After a series of head-scratching decisions resulted in a tenuous performance, Tim Weah came to the rescue to ensure a second-place group finish and a spot in the round of 16 in Poland.

By Avi Creditor
May 30, 2019

The record will show that the USA won two of its three group games at the FIFA 2019 U-20 World Cup and reached the knockout stage without a problem–but that record would be a bit misleading.

The USA labored and struggled against Qatar and was bailed out by Tim Weah's 76th-minute goal in a 1-0 win Thursday, which secured a second-place finish in Group D, a point behind Ukraine. The result was overshadowed by the steps that went into what unfolded, though. Manager Tab Ramos trotted out an odd, defensive and imbalanced lineup against a side winless and goalless in two games, sending a message that the U.S. was really hoping not to lose as opposed to going for the win. There's nothing wrong with squad rotation and tactical changes, especially in a group stage of a tournament–provided they make sense. Ramos's really didn't, though. 

Chris Gloster, Konrad De La Fuente, Chris Durkin and Alex Mendez were all carrying yellows, each one more card away from a one-game suspension. All of them started. Durkin, naturally, picked up a yellow card out of frustration in the 72nd minute, and he'll miss the round of 16. The same will happen for Mendez, whose rash tackle two minutes after Weah's opener resulted in his second yellow of the group stage. The decision making is purely on the players, but the likelihood of them being on the field at all was in Ramos's hands. Those are two of the USA's most influential players, and barring a Mali win over France in Friday's group games, the Americans will be playing Les Bleus severely short-handed.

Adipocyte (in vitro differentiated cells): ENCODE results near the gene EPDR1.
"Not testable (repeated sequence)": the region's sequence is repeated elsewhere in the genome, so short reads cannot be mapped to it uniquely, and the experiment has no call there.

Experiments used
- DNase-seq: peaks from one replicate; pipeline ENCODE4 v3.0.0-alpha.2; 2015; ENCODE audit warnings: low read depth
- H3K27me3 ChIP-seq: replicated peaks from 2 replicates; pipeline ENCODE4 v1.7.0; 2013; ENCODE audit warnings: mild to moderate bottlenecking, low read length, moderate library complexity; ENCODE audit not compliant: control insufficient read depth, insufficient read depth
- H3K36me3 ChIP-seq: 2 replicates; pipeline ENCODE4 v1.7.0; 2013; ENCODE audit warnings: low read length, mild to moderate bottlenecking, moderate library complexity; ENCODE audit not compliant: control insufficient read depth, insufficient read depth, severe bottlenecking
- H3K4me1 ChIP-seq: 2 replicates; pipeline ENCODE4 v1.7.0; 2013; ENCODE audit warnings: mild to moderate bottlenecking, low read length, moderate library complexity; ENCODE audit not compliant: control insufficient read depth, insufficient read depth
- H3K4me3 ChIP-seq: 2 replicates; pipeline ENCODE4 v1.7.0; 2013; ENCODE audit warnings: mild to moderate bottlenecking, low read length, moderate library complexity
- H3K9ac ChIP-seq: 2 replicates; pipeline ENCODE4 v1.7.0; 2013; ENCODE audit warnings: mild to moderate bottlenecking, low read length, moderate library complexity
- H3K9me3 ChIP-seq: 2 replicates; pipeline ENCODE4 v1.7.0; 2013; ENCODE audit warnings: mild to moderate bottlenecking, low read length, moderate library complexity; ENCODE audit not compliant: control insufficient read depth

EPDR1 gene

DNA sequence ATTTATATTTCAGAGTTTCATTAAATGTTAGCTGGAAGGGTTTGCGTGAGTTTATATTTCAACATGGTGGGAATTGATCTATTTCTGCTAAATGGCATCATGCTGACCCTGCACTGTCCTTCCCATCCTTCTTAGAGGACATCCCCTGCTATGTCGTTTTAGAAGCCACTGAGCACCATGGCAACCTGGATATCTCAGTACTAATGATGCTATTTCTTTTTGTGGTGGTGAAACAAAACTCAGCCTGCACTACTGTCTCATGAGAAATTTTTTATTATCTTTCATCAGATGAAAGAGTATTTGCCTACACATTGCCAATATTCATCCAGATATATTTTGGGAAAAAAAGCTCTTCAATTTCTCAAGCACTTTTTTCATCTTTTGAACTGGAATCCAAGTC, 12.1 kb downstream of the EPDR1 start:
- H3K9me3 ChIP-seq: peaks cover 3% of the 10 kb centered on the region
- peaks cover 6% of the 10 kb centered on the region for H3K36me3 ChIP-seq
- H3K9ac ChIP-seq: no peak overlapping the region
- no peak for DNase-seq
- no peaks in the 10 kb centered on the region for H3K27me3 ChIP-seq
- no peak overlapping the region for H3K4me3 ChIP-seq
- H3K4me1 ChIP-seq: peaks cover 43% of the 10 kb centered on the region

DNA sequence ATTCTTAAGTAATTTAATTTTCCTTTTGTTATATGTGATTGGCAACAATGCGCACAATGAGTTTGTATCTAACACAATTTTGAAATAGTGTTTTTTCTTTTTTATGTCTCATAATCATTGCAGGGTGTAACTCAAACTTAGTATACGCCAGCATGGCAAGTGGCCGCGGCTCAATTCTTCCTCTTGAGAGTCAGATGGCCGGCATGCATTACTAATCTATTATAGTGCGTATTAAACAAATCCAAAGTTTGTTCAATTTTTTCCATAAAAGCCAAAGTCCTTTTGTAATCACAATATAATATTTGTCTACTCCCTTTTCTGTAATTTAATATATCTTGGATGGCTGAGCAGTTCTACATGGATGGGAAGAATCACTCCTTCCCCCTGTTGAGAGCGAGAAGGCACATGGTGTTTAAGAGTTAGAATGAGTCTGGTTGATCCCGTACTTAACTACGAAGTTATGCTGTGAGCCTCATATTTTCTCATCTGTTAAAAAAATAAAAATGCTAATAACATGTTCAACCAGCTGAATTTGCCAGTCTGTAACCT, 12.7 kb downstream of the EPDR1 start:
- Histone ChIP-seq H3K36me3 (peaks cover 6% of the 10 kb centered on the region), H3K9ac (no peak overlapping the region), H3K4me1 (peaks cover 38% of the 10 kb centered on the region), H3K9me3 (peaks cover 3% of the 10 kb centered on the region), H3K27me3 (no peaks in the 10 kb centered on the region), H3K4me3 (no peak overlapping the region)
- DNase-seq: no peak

Elsewhere, captain and center back Mark McKenzie was played out of position at right back–with natural fits Julian Araujo and Sergino Dest sitting on the bench–and he picked up a yellow card in the first half, one marked by the USA playing on its heels and unable to create anything of genuine substance.

It took a heroic save from goalkeeper David Ochoa, seeing his first action of the competition, to keep from Qatar going ahead. He slid off his line to rob Hashim Ali after Aboubacar Keita's mistake gifted Qatar a 2-on-1 that yielded a clean look from the center of the box.

The U.S. improved in the second half, and the introduction of Ulysses Llanez, and later Richie Ledezma, off the bench certainly made a difference. Pressure increased and eventually resulted in Qatar turning the ball over in its own third. Weah nutmegged a defender en route to a clinical finish, and the U.S., which still could have advanced with a draw as one of the top four third-place finishers, had the goal it needed to relax.

It could have been a more lopsided result–on the scoreboard at least–but Mendez had a penalty kick brilliantly saved by Shehab Ellethy, and Ledezma struck a blast off the crossbar to keep the score at 1-0.

Between the opening 2-1 loss to Ukraine, the subsequent 2-0 win over Nigeria and Thursday's group finale, the U.S. endured about an even split of negative and positive outcomes over its first three games in Poland. In order for the Americans to ensure there will be a fifth game–and a third straight trip to the quarterfinals–they'll need to get the personnel decisions right from the start and hope for contributions from players who were otherwise likely destined to be substitutes.

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